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The Religious Affiliation of Director
From review by Jack Foley (12 April 2004) of Keystone: The Life and Clowns of Mack Sennett by Simon Louvish (Faber & Faber, Inc., 2004); URL: http://www.alsopreview.com/columns/foley/jfkingofcomedy.htm:
Keystone does a fine job of tracing the trajectory of this Irish-Catholic (rather than Jewish) movie mogul as well as what Louvish calls "Sennett's ... America, contagious, nervous, always at high speed."
Quote by Sennett, from page 292 in Keystone: "I might add that I don't know anything about politics. I'm not a Communist. I'm an Irish Catholic. A requiem mass took place at the Church of the Blessed Sacrament in Hollywood, attended by all the usual suspects."
From: Gerald Mast, "Mack Sennett" in World Film Directors, Volume One: 1890-1945, ed. by John Wakeman, H. W. Wilson Company: New York (1987), page 986:
...[Mack Sennett] was born in Danville, near Richmond, Quebec, into a family of Irish Catholic farmers...
Mast, pages 987-988:
The traditional ethnic traits of Ameria's urban and immigrant population provided another rich source of material. The American burlesque theatre was both a mirror and a product of immigration patterns, dominated by the stage Irishman (in the same eara as the shows of Harrigan and Hart and George M. Cohan), the "Duch" dialect comedians ("Dutch," slang for deutsch, usually meant Yiddish), and the "coon" shows (which grew out of earlier minstrel shows to become the performance rage early in the century). The dominant producers and performers of burlesque were generally Jewish--Joe Weber and Lew Fields, the Minsky brothers, the Howard brothers--and many would move from the cheap novelty shows into the infant movie business. By the more enlightened standards of today, the explicit jokes based on racial and sexual stereotypes wold seem unkind at the least and often grossly racist or sexist. Many Sennett films are so offensive in later American terms that they have not been shown for sixty years...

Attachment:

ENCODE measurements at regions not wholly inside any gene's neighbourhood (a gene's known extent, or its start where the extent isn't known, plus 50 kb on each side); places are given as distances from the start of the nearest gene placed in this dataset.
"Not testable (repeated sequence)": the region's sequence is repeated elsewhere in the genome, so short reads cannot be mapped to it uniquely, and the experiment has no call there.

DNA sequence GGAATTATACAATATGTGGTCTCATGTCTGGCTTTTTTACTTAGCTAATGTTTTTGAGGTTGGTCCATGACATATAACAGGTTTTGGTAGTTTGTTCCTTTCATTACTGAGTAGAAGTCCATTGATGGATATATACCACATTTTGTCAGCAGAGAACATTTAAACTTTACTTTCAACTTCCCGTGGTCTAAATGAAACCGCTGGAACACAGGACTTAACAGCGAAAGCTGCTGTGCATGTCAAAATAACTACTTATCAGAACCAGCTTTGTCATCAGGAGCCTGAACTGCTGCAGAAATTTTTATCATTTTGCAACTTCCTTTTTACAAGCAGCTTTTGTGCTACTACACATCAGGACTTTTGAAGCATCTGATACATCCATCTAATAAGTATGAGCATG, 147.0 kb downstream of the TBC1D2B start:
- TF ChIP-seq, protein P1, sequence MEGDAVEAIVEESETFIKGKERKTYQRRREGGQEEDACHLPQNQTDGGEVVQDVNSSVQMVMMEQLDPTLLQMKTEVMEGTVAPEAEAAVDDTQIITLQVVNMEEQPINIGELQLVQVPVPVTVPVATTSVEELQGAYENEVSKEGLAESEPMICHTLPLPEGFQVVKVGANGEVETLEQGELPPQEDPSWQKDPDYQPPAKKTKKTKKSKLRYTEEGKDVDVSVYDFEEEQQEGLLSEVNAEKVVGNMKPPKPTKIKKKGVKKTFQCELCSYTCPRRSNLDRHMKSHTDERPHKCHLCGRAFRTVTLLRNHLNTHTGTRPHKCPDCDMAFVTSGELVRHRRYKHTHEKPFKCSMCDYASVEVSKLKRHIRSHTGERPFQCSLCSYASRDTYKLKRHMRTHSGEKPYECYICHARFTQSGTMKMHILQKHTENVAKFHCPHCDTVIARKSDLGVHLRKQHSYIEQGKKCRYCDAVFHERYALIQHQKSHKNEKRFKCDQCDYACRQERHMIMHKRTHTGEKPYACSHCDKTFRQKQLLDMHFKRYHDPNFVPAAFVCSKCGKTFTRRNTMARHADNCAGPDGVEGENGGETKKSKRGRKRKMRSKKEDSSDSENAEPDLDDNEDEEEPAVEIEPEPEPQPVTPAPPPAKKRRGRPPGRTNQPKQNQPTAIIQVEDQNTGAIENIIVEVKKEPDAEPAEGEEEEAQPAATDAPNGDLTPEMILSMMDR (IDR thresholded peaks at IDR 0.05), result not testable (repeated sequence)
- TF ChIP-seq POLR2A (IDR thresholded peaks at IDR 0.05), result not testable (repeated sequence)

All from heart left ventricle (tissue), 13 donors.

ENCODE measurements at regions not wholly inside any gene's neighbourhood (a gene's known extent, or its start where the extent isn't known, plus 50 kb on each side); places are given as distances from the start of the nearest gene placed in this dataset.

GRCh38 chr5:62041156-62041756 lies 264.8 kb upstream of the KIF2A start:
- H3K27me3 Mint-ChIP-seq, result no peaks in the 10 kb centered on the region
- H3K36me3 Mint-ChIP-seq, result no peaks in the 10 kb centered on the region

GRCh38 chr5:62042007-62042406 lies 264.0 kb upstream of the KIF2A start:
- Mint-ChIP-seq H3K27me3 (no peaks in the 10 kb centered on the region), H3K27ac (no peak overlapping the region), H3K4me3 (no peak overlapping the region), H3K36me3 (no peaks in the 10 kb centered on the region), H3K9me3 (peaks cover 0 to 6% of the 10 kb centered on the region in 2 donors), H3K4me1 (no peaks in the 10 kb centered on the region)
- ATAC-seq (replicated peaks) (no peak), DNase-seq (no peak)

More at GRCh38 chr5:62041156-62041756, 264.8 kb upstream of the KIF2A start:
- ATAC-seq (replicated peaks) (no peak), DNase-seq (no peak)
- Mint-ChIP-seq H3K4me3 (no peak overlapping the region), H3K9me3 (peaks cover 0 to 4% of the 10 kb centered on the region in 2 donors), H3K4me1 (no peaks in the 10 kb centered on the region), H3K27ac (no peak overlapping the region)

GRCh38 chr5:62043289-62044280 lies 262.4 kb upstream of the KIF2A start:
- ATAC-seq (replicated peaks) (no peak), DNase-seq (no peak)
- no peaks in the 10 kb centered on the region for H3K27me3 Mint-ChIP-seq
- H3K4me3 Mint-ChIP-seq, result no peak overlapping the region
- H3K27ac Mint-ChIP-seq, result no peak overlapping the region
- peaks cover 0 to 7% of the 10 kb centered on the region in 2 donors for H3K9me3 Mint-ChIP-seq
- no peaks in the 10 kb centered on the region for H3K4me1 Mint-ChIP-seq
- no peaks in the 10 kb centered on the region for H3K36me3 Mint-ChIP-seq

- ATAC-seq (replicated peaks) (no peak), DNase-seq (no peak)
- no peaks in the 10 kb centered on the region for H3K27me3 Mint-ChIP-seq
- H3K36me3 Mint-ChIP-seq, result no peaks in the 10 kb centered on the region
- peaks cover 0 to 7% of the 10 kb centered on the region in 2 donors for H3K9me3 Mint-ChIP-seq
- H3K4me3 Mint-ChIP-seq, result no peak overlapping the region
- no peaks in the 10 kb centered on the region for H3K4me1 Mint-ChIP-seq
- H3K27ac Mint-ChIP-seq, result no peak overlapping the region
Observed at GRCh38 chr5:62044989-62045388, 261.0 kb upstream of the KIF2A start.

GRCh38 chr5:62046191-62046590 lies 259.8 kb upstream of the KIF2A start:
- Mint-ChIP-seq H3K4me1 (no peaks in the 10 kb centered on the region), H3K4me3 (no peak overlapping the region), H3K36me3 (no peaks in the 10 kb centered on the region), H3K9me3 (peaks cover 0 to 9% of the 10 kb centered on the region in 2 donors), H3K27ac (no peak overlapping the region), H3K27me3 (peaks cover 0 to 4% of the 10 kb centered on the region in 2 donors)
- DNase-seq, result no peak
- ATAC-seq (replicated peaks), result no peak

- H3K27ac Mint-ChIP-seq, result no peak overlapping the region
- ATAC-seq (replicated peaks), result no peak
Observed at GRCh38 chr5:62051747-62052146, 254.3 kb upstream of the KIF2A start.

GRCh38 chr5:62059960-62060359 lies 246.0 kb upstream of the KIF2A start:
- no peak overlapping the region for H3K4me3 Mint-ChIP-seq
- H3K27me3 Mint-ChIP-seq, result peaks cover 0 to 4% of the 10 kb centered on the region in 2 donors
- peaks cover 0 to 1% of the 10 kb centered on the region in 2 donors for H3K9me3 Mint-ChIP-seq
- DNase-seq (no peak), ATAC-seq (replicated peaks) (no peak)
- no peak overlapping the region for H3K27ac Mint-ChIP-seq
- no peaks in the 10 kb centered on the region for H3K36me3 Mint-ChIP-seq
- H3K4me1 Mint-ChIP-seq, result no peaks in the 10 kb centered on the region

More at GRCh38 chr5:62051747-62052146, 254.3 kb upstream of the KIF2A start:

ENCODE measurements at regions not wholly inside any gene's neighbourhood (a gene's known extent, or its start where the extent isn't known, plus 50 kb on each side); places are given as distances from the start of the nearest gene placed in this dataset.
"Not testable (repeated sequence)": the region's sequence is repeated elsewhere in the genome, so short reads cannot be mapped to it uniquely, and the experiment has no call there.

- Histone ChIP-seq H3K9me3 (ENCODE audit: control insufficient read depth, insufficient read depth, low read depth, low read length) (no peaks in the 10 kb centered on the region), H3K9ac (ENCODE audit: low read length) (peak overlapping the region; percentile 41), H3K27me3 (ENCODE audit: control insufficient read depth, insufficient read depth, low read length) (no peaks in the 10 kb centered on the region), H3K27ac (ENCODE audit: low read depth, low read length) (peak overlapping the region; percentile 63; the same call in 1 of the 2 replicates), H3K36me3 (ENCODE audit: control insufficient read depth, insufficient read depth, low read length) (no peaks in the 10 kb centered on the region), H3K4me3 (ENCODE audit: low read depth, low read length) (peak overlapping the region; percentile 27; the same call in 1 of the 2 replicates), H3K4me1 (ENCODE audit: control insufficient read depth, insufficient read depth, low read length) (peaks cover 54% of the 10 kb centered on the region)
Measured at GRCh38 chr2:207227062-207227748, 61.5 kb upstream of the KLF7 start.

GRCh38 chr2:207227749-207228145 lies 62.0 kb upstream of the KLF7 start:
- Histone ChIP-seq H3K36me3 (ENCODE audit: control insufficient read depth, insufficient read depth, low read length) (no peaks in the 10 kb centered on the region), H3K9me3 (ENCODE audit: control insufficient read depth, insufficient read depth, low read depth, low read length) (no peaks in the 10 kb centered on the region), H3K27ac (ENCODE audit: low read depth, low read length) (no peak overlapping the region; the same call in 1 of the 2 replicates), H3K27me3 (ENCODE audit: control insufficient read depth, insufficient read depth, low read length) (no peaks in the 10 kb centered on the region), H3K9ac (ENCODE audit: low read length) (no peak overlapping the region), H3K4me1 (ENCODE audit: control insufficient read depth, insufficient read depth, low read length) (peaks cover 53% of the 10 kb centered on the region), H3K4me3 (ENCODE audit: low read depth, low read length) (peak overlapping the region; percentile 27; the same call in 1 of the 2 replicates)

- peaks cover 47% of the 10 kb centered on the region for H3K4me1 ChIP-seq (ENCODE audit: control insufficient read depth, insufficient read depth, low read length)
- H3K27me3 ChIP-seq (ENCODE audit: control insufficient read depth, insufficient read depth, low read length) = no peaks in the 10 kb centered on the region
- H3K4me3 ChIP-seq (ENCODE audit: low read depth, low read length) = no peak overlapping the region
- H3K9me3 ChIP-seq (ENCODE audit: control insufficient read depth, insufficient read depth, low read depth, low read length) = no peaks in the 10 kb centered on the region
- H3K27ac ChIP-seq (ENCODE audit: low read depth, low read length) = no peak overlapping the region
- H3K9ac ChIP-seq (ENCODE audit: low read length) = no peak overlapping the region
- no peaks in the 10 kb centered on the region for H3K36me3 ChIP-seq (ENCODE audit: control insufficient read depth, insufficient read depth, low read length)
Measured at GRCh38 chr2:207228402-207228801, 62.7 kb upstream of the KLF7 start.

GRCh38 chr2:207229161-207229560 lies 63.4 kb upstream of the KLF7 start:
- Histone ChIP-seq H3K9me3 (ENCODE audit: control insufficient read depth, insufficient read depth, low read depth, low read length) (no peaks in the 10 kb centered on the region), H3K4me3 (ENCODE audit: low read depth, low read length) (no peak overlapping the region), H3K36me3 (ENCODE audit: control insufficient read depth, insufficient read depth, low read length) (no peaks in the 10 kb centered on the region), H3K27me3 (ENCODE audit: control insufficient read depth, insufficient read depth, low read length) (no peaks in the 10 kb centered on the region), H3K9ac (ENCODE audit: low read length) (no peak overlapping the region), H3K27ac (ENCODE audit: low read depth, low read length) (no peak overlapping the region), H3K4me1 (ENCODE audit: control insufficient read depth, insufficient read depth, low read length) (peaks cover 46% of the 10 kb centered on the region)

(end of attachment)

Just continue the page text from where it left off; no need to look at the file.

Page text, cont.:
[page 988] More than anything else, Sennett provided the bridge that brought burlesque from the Bowery to Hollywood. For his characters, Sennett borrowed the usual burlesque assortment of ethnic stereotypes: Jews named Cohen, blacks named Rastus, Irish named Riley, Germans named Meyer, Schuultz, and Heinie, and country bumpkins, usually played by Sennett himself.
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